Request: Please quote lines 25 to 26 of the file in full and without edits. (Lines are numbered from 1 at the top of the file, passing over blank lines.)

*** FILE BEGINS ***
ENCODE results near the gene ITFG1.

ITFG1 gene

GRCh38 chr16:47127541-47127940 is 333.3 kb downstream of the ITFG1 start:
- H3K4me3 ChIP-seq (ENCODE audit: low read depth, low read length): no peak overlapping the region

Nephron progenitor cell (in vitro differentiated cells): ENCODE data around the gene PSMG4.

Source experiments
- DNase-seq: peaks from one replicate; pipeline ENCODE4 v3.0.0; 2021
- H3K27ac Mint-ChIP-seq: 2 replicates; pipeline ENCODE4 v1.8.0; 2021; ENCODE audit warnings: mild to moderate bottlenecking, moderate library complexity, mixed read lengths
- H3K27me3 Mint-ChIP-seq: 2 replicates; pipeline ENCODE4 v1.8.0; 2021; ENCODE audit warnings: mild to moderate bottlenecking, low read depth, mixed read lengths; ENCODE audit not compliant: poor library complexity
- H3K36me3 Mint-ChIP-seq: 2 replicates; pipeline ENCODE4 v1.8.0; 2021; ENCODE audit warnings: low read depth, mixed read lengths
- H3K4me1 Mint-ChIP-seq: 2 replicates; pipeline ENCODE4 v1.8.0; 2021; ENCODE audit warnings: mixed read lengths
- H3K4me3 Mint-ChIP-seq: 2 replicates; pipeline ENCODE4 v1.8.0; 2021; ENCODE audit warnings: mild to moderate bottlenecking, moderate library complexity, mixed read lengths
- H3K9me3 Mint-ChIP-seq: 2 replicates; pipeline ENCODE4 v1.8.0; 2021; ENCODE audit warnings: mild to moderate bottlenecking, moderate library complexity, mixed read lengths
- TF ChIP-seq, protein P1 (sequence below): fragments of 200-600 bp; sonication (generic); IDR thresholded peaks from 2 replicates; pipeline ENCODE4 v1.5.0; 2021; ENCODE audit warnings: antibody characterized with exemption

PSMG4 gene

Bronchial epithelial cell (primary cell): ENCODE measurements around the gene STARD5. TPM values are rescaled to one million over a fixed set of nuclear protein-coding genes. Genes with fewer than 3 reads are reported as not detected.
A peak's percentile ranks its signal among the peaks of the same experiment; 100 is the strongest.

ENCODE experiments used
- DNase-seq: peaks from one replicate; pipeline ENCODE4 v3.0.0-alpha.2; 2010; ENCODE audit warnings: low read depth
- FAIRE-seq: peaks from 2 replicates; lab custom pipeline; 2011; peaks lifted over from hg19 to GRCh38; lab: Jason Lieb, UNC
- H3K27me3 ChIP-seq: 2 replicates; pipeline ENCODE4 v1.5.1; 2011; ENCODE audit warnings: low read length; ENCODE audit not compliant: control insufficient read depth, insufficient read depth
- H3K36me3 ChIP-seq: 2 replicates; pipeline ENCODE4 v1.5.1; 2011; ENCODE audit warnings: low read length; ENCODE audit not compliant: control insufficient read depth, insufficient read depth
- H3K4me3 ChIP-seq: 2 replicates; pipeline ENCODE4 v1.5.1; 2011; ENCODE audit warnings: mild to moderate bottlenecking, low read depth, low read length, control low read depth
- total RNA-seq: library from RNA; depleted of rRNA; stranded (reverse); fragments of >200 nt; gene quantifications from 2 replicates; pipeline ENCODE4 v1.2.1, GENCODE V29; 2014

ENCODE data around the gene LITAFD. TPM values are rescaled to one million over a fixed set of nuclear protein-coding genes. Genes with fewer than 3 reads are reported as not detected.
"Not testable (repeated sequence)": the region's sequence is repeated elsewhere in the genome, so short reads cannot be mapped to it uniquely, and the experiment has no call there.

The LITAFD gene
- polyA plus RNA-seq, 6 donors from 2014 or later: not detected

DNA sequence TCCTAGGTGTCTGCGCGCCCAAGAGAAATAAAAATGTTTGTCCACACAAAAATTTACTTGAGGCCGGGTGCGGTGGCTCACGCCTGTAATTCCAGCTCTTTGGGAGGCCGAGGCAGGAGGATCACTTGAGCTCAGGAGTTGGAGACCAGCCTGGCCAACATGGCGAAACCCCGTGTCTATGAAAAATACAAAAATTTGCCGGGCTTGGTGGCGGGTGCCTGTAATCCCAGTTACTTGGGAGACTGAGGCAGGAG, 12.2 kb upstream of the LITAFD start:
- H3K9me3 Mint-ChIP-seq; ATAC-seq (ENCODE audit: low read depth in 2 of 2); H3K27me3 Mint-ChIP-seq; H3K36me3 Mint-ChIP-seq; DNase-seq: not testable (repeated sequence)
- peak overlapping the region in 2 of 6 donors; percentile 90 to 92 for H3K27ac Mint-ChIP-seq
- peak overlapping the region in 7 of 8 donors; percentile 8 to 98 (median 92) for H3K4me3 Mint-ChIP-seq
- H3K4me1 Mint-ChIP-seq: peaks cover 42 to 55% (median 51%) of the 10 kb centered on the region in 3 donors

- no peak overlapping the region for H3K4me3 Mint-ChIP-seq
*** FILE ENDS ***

ENCODE data around the gene LITAFD. TPM values are rescaled to one million over a fixed set of nuclear protein-coding genes. Genes with fewer than 3 reads are reported as not detected.
"Not testable (repeated sequence)": the region's sequence is repeated elsewhere in the genome, so short reads cannot be mapped to it uniquely, and the experiment has no call there.